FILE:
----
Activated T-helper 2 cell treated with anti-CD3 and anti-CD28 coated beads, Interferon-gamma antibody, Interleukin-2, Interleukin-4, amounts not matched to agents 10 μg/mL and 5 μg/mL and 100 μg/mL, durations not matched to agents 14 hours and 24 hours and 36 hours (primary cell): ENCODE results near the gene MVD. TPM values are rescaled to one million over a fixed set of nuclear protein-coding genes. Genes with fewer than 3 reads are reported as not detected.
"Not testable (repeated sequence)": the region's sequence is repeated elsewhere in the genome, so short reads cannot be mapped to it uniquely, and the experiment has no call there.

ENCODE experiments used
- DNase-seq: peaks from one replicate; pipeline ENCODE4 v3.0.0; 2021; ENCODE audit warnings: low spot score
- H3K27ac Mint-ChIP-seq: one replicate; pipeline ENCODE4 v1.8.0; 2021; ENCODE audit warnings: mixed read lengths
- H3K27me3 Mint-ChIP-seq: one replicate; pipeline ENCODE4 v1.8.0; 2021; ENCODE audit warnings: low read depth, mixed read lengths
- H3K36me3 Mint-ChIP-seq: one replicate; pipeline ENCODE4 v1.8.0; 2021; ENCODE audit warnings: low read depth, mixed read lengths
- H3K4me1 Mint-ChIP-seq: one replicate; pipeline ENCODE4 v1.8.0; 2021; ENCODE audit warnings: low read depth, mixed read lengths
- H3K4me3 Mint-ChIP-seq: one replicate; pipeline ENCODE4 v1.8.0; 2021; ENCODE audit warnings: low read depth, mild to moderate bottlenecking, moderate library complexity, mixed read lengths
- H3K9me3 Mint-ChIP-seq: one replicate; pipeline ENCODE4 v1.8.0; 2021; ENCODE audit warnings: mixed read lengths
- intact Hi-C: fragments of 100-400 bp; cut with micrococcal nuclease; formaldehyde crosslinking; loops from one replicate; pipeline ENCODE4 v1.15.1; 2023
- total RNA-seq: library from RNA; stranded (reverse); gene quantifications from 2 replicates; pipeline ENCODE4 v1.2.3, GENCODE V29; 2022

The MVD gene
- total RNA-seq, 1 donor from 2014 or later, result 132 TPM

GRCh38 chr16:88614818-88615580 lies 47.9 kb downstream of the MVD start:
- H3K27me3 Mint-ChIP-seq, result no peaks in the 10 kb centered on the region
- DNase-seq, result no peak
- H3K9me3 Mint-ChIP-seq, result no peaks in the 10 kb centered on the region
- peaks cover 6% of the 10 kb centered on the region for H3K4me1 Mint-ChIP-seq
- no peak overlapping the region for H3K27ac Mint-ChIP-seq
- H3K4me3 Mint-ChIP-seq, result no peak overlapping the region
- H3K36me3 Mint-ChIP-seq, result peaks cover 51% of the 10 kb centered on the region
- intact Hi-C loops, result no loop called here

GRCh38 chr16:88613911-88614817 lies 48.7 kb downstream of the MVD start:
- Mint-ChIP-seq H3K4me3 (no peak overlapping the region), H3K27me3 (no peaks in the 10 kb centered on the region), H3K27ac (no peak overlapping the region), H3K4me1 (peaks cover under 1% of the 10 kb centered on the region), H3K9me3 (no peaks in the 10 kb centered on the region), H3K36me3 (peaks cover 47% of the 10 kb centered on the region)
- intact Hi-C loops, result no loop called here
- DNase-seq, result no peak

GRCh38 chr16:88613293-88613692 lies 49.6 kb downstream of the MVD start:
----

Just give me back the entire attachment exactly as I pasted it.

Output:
Activated T-helper 2 cell treated with anti-CD3 and anti-CD28 coated beads, Interferon-gamma antibody, Interleukin-2, Interleukin-4, amounts not matched to agents 10 μg/mL and 5 μg/mL and 100 μg/mL, durations not matched to agents 14 hours and 24 hours and 36 hours (primary cell): ENCODE results near the gene MVD. TPM values are rescaled to one million over a fixed set of nuclear protein-coding genes. Genes with fewer than 3 reads are reported as not detected.
"Not testable (repeated sequence)": the region's sequence is repeated elsewhere in the genome, so short reads cannot be mapped to it uniquely, and the experiment has no call there.

ENCODE experiments used
- DNase-seq: peaks from one replicate; pipeline ENCODE4 v3.0.0; 2021; ENCODE audit warnings: low spot score
- H3K27ac Mint-ChIP-seq: one replicate; pipeline ENCODE4 v1.8.0; 2021; ENCODE audit warnings: mixed read lengths
- H3K27me3 Mint-ChIP-seq: one replicate; pipeline ENCODE4 v1.8.0; 2021; ENCODE audit warnings: low read depth, mixed read lengths
- H3K36me3 Mint-ChIP-seq: one replicate; pipeline ENCODE4 v1.8.0; 2021; ENCODE audit warnings: low read depth, mixed read lengths
- H3K4me1 Mint-ChIP-seq: one replicate; pipeline ENCODE4 v1.8.0; 2021; ENCODE audit warnings: low read depth, mixed read lengths
- H3K4me3 Mint-ChIP-seq: one replicate; pipeline ENCODE4 v1.8.0; 2021; ENCODE audit warnings: low read depth, mild to moderate bottlenecking, moderate library complexity, mixed read lengths
- H3K9me3 Mint-ChIP-seq: one replicate; pipeline ENCODE4 v1.8.0; 2021; ENCODE audit warnings: mixed read lengths
- intact Hi-C: fragments of 100-400 bp; cut with micrococcal nuclease; formaldehyde crosslinking; loops from one replicate; pipeline ENCODE4 v1.15.1; 2023
- total RNA-seq: library from RNA; stranded (reverse); gene quantifications from 2 replicates; pipeline ENCODE4 v1.2.3, GENCODE V29; 2022

The MVD gene
- total RNA-seq, 1 donor from 2014 or later, result 132 TPM

GRCh38 chr16:88614818-88615580 lies 47.9 kb downstream of the MVD start:
- H3K27me3 Mint-ChIP-seq, result no peaks in the 10 kb centered on the region
- DNase-seq, result no peak
- H3K9me3 Mint-ChIP-seq, result no peaks in the 10 kb centered on the region
- peaks cover 6% of the 10 kb centered on the region for H3K4me1 Mint-ChIP-seq
- no peak overlapping the region for H3K27ac Mint-ChIP-seq
- H3K4me3 Mint-ChIP-seq, result no peak overlapping the region
- H3K36me3 Mint-ChIP-seq, result peaks cover 51% of the 10 kb centered on the region
- intact Hi-C loops, result no loop called here

GRCh38 chr16:88613911-88614817 lies 48.7 kb downstream of the MVD start:
- Mint-ChIP-seq H3K4me3 (no peak overlapping the region), H3K27me3 (no peaks in the 10 kb centered on the region), H3K27ac (no peak overlapping the region), H3K4me1 (peaks cover under 1% of the 10 kb centered on the region), H3K9me3 (no peaks in the 10 kb centered on the region), H3K36me3 (peaks cover 47% of the 10 kb centered on the region)
- intact Hi-C loops, result no loop called here
- DNase-seq, result no peak

GRCh38 chr16:88613293-88613692 lies 49.6 kb downstream of the MVD start: